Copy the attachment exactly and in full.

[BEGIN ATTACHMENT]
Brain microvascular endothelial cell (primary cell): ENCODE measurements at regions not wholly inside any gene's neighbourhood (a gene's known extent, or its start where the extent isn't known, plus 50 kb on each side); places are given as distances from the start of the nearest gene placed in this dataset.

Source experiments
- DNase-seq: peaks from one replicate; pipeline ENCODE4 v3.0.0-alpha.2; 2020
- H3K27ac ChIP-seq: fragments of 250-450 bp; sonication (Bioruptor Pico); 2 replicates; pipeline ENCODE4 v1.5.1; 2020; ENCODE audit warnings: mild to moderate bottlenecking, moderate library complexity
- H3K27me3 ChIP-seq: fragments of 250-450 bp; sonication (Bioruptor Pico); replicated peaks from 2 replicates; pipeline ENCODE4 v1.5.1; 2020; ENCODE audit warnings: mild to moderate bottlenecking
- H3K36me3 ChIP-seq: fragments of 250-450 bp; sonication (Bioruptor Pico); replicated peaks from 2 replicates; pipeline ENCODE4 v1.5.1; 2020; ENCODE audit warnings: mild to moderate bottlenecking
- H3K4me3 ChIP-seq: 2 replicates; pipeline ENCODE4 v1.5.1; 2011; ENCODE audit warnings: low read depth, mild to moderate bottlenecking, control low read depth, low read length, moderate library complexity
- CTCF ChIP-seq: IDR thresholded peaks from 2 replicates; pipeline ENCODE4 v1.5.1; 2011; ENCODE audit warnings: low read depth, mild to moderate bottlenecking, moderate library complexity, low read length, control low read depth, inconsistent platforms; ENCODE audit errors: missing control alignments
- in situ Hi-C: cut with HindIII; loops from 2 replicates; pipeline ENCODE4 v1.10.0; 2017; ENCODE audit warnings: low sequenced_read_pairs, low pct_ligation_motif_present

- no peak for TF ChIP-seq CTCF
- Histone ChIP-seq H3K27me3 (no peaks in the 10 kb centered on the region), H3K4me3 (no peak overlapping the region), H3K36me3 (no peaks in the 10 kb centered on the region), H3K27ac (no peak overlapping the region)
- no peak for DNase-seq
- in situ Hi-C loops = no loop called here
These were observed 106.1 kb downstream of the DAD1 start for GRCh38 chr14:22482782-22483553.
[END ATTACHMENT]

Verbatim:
Brain microvascular endothelial cell (primary cell): ENCODE measurements at regions not wholly inside any gene's neighbourhood (a gene's known extent, or its start where the extent isn't known, plus 50 kb on each side); places are given as distances from the start of the nearest gene placed in this dataset.

Source experiments
- DNase-seq: peaks from one replicate; pipeline ENCODE4 v3.0.0-alpha.2; 2020
- H3K27ac ChIP-seq: fragments of 250-450 bp; sonication (Bioruptor Pico); 2 replicates; pipeline ENCODE4 v1.5.1; 2020; ENCODE audit warnings: mild to moderate bottlenecking, moderate library complexity
- H3K27me3 ChIP-seq: fragments of 250-450 bp; sonication (Bioruptor Pico); replicated peaks from 2 replicates; pipeline ENCODE4 v1.5.1; 2020; ENCODE audit warnings: mild to moderate bottlenecking
- H3K36me3 ChIP-seq: fragments of 250-450 bp; sonication (Bioruptor Pico); replicated peaks from 2 replicates; pipeline ENCODE4 v1.5.1; 2020; ENCODE audit warnings: mild to moderate bottlenecking
- H3K4me3 ChIP-seq: 2 replicates; pipeline ENCODE4 v1.5.1; 2011; ENCODE audit warnings: low read depth, mild to moderate bottlenecking, control low read depth, low read length, moderate library complexity
- CTCF ChIP-seq: IDR thresholded peaks from 2 replicates; pipeline ENCODE4 v1.5.1; 2011; ENCODE audit warnings: low read depth, mild to moderate bottlenecking, moderate library complexity, low read length, control low read depth, inconsistent platforms; ENCODE audit errors: missing control alignments
- in situ Hi-C: cut with HindIII; loops from 2 replicates; pipeline ENCODE4 v1.10.0; 2017; ENCODE audit warnings: low sequenced_read_pairs, low pct_ligation_motif_present

- no peak for TF ChIP-seq CTCF
- Histone ChIP-seq H3K27me3 (no peaks in the 10 kb centered on the region), H3K4me3 (no peak overlapping the region), H3K36me3 (no peaks in the 10 kb centered on the region), H3K27ac (no peak overlapping the region)
- no peak for DNase-seq
- in situ Hi-C loops = no loop called here
These were observed 106.1 kb downstream of the DAD1 start for GRCh38 chr14:22482782-22483553.